There were two family portraits and a gorgeous Inuit print of a polar bear from 1961 I had long admired. And a sampler, from 1845.

This is one of the earliest Inuit prints, by Lucy, 1961; ignore my unbrushed hair!

So now my maternal great-grandmother — Blanche Gresham — later the Countess Casagrande of Park Avenue — has come almost full circle, some 3,011 miles.

I only met her once, as a very old, very infirm lady in that apartment. My mother adored her. I adored my grandmother — while we both had very difficult times with our own mothers. Go figure!

These women led quite extraordinary lives, cocooned by enormous wealth, but with marital mayhem — my grandmother married six times, four in a decade. I never met any of them, long gone by the time I met her.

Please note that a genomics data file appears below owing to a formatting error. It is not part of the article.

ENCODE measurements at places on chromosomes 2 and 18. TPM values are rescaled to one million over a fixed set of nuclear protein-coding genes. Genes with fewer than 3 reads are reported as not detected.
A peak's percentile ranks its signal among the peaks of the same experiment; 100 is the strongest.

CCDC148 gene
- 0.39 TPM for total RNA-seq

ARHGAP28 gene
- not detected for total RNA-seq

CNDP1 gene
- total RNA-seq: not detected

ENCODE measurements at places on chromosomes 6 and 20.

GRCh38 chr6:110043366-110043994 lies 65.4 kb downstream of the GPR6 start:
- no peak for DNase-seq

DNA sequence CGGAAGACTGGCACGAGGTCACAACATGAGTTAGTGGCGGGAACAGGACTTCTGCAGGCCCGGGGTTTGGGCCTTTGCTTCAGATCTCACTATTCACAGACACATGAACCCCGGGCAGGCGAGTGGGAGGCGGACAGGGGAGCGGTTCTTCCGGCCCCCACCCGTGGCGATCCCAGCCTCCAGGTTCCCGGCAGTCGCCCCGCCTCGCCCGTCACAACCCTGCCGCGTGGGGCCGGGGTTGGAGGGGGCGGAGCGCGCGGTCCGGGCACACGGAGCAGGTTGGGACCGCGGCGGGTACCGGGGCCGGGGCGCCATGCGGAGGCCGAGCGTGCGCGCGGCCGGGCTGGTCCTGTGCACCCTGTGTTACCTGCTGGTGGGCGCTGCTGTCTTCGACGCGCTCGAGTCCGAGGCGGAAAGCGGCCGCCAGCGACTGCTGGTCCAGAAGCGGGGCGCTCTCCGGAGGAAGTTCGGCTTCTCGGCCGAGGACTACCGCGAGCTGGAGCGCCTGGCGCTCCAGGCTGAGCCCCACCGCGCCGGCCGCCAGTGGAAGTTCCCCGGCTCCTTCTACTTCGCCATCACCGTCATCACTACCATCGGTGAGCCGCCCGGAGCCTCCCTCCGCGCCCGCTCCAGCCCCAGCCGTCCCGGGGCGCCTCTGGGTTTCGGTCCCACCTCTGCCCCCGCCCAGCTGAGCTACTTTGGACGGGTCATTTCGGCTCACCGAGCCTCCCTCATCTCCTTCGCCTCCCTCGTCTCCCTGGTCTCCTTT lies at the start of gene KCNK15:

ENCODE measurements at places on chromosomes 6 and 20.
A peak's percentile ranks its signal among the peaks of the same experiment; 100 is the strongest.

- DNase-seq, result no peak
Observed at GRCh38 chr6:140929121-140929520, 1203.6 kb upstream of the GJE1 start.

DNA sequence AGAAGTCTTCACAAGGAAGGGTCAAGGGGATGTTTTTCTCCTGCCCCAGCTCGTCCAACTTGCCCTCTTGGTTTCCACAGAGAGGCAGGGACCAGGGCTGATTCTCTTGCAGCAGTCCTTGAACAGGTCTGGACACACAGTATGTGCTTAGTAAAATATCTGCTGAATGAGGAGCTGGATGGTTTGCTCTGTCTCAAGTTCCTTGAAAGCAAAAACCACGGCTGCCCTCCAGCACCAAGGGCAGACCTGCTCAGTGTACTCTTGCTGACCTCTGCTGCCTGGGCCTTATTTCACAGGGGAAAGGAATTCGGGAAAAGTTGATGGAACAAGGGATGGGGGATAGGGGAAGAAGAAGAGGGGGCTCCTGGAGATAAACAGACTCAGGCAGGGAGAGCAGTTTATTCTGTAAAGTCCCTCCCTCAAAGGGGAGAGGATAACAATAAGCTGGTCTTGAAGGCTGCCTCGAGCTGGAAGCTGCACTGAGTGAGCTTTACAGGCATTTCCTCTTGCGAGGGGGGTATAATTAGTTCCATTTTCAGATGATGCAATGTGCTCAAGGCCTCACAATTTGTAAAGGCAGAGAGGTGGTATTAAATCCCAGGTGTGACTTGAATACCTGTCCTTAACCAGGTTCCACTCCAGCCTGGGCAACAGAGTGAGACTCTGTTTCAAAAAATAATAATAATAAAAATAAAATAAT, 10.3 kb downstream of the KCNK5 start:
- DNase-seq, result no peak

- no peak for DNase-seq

I think (?) the smaller image is her with my grandmother Aline, and her sister Lois

I am very curious about these women and their lives; the money came from my great grandfather, Louis Stumer, a Chicago stockbroker and developer of a gorgeous skyscraper in 1912, The North American Building, on State Street in Chicago, (since torn down):

Developers Stumer, Rosenthal and Eckstein hired one of Chicago’s busiest, and best, tall building architectural firms Holabird & Roche for the project. William Holabird and Martin Roche, along with a team of talented designers and engineers, had developed a commercial building system that was not only pleasing to the eye, but more importantly for an investor could be built quickly, efficiently, and ready for rent-paying tenants on schedule. They were instrumental in helping make what came to be known as the Chicago School world famous.

One reason I chose to move to the U.S. was my fascination with this family and their lives. One relative became an ambassador, one an archeologist, one (!) a bullfighter. My cousins had lives that included piloting their own Cessna and running a rug business from Morocco. They were all intimidatingly confident — and so much larger than life than most of the quiet, polite Canadians I grew up around.